Christina Tinglof recently posted Should Twins Share the Same Classroom I’m Not So Sure…My Profile

  10. It’s so important, and we see that more and more now that ours are 2. Whenever one of us has a quick errand to run, we take one of the girls. We also have a 5 month old, so me going out for a long outing with just one twin and leaving her at home is hard (won’t take a bottle). But when my hubby took one of the girls to get a blood test and to the store, he was surprised at how different she was when she was alone with him. They really need the individual attention and time away from their other half. It’s so good for their development.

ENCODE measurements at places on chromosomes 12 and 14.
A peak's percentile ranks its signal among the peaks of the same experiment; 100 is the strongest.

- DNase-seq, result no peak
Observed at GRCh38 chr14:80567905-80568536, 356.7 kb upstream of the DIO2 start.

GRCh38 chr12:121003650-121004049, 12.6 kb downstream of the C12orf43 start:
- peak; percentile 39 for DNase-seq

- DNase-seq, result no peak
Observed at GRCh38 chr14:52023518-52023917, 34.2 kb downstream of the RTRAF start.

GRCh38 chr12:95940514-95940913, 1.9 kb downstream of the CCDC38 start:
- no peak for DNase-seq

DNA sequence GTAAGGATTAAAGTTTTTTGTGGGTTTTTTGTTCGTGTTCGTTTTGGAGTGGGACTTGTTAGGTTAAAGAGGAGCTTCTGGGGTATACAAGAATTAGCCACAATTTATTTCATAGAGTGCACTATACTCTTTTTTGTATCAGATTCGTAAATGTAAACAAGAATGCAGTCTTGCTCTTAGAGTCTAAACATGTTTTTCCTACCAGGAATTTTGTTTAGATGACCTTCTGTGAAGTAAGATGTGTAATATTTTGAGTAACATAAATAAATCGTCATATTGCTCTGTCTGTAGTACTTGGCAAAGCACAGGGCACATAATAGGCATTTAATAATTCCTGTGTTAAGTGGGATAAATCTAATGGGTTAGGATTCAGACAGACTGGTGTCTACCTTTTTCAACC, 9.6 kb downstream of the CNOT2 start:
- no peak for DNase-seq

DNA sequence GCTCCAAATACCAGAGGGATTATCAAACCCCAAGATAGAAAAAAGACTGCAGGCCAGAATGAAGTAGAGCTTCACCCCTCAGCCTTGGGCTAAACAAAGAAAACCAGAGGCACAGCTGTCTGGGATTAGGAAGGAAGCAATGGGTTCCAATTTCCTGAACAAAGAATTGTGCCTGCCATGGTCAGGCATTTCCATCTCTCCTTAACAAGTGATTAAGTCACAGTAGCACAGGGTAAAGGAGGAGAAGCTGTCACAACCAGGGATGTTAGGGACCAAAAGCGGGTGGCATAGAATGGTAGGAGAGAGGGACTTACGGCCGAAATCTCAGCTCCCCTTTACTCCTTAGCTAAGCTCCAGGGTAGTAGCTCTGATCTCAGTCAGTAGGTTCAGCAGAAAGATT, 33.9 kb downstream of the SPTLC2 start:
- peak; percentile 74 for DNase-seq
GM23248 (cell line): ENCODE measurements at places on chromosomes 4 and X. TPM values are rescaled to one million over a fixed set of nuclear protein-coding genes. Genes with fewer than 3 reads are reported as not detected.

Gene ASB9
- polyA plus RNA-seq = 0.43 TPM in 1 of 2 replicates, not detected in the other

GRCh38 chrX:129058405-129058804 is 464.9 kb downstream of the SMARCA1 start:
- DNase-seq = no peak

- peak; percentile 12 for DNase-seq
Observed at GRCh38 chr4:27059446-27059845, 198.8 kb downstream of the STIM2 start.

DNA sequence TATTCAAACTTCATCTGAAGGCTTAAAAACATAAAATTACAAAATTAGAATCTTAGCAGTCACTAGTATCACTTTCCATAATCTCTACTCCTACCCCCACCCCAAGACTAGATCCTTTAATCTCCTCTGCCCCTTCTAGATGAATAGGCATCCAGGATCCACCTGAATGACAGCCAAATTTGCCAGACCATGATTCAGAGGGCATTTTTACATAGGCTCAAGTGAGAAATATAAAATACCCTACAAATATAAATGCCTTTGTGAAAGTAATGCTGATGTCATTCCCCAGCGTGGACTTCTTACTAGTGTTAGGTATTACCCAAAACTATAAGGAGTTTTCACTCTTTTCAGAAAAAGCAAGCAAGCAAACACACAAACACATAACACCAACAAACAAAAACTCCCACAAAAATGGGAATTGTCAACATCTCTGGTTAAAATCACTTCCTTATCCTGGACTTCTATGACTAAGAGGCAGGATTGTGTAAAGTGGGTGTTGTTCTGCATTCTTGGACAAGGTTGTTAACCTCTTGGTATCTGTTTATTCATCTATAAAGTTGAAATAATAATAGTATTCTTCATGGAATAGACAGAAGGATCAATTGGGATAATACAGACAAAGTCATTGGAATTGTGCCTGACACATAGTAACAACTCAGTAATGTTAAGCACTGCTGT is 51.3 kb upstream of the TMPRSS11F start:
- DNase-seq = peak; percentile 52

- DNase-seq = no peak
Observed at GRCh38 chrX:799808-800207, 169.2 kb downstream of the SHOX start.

A good book that also goes over this is “Emotionally Healthy Twins.”
    Leigh Ann recently posted Big Weekend for ZoeMy Profile

  11. I think that is a great idea! I have a twin sister and we never were separated! Oh but there was the one time my dad took me and not my sister to my grandma’s and when I saw myself in the full length mirror at the end of the hall, I went crying and calling my sister’s name- to myself! That was the last time we were apart. So when we started Kindergarten, in different classes, it was a huge shock. We spent all morning walking each other to and from our class until our teachers caught on. We were fine eventually, but it was definitely hard! I will have to keep this in mind with my own twins. Thanks for posting!